Wednesday, July 1, 2009

The [Unusual] Materials Library

George Pendle has done a nice write-up of the Materials Library at King's College London for the Finanical Times. This library is now amongst the places I want to visit should I ever visit London again.

In his article, Mr. Pendle writes:

Deep in the bowels of a brutalist concrete building on the Strand, long shelves are packed – crammed, really – with some of the world’s strangest substances, from the past, present and sometimes, it seems, the future. Take Aerogel: the world’s lightest solid consists of 99.8 per cent air and looks like a vague, hazy mass. And yet despite its insubstantial nature, it is remarkably strong; and because of its ability to nullify convection, conduction and radiation, it also happens to be the best insulator in the world. Sitting next to the Aerogel is its thermal opposite, a piece of aluminium nitride, which is such an effective conductor of heat that if you grasp a blunt wafer of it in your hand, the warmth of your body alone allows it to cut through ice. Nearby are panes of glass that clean themselves, metal that remembers the last shape it was twisted into, and a thin tube of Tin Stick which, when bent, emits a sound like a human cry. There’s a tub of totally inert fluorocarbon liquid into which any electronic device can be placed and continue to function. The same liquid has been used to replace the blood in lab rats, which also, oddly enough, continue to function.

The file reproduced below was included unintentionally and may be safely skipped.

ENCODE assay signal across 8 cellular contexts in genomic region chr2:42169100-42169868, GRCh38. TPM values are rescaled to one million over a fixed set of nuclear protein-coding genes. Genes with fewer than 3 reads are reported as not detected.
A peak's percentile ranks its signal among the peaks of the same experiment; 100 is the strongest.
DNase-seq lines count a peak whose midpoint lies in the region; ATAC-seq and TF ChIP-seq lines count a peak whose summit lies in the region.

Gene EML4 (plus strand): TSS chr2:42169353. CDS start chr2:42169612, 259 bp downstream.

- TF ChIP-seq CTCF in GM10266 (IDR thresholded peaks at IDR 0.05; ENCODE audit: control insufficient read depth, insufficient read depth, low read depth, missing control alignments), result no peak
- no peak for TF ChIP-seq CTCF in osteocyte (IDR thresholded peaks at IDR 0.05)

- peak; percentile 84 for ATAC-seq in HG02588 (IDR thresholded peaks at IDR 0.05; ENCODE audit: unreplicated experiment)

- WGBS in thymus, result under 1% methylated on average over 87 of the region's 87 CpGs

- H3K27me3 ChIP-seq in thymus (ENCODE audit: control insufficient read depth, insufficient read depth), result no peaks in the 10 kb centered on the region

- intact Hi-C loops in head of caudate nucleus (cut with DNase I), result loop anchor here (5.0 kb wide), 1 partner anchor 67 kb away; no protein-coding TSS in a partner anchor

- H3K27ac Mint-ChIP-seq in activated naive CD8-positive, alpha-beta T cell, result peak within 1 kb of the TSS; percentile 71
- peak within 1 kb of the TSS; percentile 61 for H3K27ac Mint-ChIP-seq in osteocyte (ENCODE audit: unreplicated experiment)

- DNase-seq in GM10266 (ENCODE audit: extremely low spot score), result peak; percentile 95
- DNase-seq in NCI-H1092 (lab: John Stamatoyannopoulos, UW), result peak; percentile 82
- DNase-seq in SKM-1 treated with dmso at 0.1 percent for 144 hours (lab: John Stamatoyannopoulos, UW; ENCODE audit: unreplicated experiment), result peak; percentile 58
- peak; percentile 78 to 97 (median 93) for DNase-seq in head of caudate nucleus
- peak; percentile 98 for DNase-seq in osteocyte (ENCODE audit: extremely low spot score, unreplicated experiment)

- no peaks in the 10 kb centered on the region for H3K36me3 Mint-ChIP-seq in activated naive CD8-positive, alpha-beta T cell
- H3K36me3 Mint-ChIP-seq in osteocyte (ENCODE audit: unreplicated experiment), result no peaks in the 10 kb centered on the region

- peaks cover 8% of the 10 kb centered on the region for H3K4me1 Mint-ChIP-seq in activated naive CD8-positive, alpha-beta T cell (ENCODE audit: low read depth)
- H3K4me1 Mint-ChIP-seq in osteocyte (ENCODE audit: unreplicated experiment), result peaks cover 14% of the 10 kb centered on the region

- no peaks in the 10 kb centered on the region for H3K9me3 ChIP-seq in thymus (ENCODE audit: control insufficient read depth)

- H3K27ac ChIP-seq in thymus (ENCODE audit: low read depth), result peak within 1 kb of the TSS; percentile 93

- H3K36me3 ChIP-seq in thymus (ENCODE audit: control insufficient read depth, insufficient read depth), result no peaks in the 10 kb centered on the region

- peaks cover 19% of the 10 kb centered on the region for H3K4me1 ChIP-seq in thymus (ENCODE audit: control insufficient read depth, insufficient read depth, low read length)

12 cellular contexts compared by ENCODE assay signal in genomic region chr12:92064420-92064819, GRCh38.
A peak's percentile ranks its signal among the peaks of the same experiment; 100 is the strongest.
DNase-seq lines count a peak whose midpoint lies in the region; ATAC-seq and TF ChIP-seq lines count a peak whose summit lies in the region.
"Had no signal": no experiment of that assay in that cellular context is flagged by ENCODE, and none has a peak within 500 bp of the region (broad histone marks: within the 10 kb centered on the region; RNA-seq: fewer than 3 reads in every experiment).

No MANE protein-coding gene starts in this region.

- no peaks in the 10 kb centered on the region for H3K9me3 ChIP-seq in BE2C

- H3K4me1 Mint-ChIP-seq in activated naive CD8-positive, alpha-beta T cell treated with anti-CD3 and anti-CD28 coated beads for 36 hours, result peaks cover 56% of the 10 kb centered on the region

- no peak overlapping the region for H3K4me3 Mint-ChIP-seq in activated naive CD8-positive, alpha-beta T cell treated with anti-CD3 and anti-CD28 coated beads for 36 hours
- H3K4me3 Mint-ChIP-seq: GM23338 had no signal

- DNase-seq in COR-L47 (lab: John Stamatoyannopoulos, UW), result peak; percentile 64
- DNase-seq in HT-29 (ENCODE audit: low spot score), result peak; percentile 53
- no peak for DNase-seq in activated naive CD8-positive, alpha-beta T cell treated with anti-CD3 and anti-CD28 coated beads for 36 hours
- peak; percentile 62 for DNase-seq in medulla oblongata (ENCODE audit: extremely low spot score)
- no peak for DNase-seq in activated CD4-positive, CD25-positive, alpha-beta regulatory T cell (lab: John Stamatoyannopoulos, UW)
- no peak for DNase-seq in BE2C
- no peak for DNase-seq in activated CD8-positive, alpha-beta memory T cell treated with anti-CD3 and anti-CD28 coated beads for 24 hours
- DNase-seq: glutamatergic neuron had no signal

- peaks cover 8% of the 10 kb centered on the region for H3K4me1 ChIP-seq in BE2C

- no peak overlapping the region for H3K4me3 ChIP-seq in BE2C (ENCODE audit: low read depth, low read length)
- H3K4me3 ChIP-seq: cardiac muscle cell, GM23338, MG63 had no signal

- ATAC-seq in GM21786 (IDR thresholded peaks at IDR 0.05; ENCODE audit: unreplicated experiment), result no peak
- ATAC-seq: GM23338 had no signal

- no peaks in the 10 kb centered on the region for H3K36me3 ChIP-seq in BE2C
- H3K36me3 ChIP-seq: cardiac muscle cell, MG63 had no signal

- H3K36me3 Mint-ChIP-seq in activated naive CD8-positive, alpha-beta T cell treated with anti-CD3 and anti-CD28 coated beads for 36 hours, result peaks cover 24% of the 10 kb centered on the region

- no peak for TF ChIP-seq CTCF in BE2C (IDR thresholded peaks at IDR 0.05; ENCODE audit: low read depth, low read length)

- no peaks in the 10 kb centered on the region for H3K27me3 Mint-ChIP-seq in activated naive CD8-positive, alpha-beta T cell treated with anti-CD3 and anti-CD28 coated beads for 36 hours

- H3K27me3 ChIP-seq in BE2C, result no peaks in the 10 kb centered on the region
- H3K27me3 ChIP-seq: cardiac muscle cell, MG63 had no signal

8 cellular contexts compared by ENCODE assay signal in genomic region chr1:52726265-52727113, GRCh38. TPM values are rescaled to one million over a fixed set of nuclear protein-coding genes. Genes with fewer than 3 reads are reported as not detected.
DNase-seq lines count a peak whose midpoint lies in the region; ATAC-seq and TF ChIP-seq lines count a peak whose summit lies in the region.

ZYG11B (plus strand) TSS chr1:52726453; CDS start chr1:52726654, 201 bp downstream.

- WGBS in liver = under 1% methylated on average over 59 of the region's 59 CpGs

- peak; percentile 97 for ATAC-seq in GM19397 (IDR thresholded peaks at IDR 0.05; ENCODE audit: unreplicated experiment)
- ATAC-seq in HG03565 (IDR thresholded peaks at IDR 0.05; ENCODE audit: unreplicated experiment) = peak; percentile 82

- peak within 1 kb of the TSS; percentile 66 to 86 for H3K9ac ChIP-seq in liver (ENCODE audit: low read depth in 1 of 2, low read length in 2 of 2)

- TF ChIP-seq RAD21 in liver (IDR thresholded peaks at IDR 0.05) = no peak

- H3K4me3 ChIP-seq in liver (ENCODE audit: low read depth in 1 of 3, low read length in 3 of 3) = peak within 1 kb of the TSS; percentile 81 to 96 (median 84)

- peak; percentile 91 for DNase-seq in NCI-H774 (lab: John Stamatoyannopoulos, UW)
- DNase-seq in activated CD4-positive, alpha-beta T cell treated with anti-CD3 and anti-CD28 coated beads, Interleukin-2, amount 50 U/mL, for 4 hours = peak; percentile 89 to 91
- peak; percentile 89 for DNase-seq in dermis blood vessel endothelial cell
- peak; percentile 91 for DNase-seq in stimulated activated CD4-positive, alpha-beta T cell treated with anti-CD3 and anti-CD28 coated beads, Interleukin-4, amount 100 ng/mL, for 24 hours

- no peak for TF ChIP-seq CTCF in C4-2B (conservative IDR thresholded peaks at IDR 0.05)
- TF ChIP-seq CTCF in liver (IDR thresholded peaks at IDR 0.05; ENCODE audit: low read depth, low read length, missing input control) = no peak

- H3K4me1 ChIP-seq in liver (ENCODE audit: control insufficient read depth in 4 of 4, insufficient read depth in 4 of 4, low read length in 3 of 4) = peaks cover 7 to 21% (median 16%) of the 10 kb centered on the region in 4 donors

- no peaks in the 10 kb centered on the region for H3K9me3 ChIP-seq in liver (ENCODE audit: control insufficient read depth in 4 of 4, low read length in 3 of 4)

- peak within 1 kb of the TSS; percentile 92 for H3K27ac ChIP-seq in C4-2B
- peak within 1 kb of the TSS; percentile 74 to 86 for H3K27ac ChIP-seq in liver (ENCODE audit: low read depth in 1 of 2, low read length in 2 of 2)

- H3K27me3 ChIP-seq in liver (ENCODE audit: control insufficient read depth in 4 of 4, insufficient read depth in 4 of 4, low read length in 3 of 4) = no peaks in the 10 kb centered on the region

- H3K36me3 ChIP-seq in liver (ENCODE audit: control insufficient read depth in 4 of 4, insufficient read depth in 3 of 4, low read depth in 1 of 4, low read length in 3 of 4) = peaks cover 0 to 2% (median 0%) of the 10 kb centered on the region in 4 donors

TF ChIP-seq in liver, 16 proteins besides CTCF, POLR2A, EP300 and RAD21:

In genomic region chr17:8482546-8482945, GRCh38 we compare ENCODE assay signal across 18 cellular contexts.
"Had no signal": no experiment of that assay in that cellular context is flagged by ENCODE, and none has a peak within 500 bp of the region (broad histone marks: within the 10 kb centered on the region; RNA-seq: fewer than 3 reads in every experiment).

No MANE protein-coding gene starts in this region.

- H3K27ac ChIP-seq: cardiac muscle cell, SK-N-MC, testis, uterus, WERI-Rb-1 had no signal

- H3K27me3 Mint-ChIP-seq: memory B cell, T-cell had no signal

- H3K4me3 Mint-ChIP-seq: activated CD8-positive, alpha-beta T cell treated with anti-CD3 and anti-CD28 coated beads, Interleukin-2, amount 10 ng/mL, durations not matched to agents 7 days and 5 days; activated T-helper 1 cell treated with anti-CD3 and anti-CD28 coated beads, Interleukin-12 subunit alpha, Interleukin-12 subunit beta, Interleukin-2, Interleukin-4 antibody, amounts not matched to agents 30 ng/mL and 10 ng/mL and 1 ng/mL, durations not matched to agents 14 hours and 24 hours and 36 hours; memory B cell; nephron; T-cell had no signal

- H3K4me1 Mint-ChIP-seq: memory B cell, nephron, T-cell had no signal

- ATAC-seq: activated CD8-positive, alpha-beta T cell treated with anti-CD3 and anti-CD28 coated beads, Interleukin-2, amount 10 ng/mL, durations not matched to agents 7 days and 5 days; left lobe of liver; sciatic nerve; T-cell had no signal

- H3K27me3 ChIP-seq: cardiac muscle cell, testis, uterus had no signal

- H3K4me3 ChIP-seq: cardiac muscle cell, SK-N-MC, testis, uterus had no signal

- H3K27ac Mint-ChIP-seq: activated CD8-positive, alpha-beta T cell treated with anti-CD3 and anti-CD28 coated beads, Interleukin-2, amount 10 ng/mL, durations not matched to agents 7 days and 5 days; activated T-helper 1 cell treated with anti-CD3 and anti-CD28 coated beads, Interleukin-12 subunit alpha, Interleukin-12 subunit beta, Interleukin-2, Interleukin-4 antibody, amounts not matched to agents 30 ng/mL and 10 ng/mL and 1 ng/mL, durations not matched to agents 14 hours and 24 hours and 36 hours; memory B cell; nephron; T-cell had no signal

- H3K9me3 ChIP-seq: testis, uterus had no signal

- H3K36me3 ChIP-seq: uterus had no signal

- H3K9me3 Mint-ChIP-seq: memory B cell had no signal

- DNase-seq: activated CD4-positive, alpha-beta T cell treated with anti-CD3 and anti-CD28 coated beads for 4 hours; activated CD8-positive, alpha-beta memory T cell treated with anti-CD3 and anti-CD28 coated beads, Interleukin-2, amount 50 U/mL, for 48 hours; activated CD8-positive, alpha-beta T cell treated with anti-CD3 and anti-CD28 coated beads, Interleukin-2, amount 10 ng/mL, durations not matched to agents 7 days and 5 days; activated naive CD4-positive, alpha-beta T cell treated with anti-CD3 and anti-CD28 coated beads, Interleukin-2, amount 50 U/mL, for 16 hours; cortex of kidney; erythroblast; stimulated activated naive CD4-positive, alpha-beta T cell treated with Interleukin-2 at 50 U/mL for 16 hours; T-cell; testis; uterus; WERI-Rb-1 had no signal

There are turbine jet-engine blades grown from a single crystal and designed to function in the most inhospitable places on the planet. There’s a swatch of the world’s blackest black, 25 times blacker than conventional black paint. There’s a lead bell that refuses to ring, a piece of bone with a saw through it, and the largest blob of Silly Putty you’re ever likely to see.

All these, and more than 900 others, including everyday materials such as aluminium, steel and copper, are here for one purpose – to instil a sense of wonder in the visitor.

King's College London Materials

The library's current top ten materials are:
current Top Ten

1. Aerogel- lightest solid on earth
2. Aluminium Nitride Wafer - cuts ice like butter
3. Bioglass Scaffold.- cells turn into bone on contact
4. Rapid Prototpye Nylon Chainmail - the ultimate in machine art
5. Silicon Nitride Ball Bearing - smashes concrete without a scratch
6. Ferro fluid - a liquid that is not a liquid
7. Thermochromic Paper - a retake on the colour of heat
8. Tin Stick - a metal that cries
9. Shape Memory Alloy - metal that remember its shape
10. TV Rock - a natural version of transparent concrete

You can read more about the materials by the library's very own Dr. Mark Miodownik at no other than than the King's College London site itself here.  ▣

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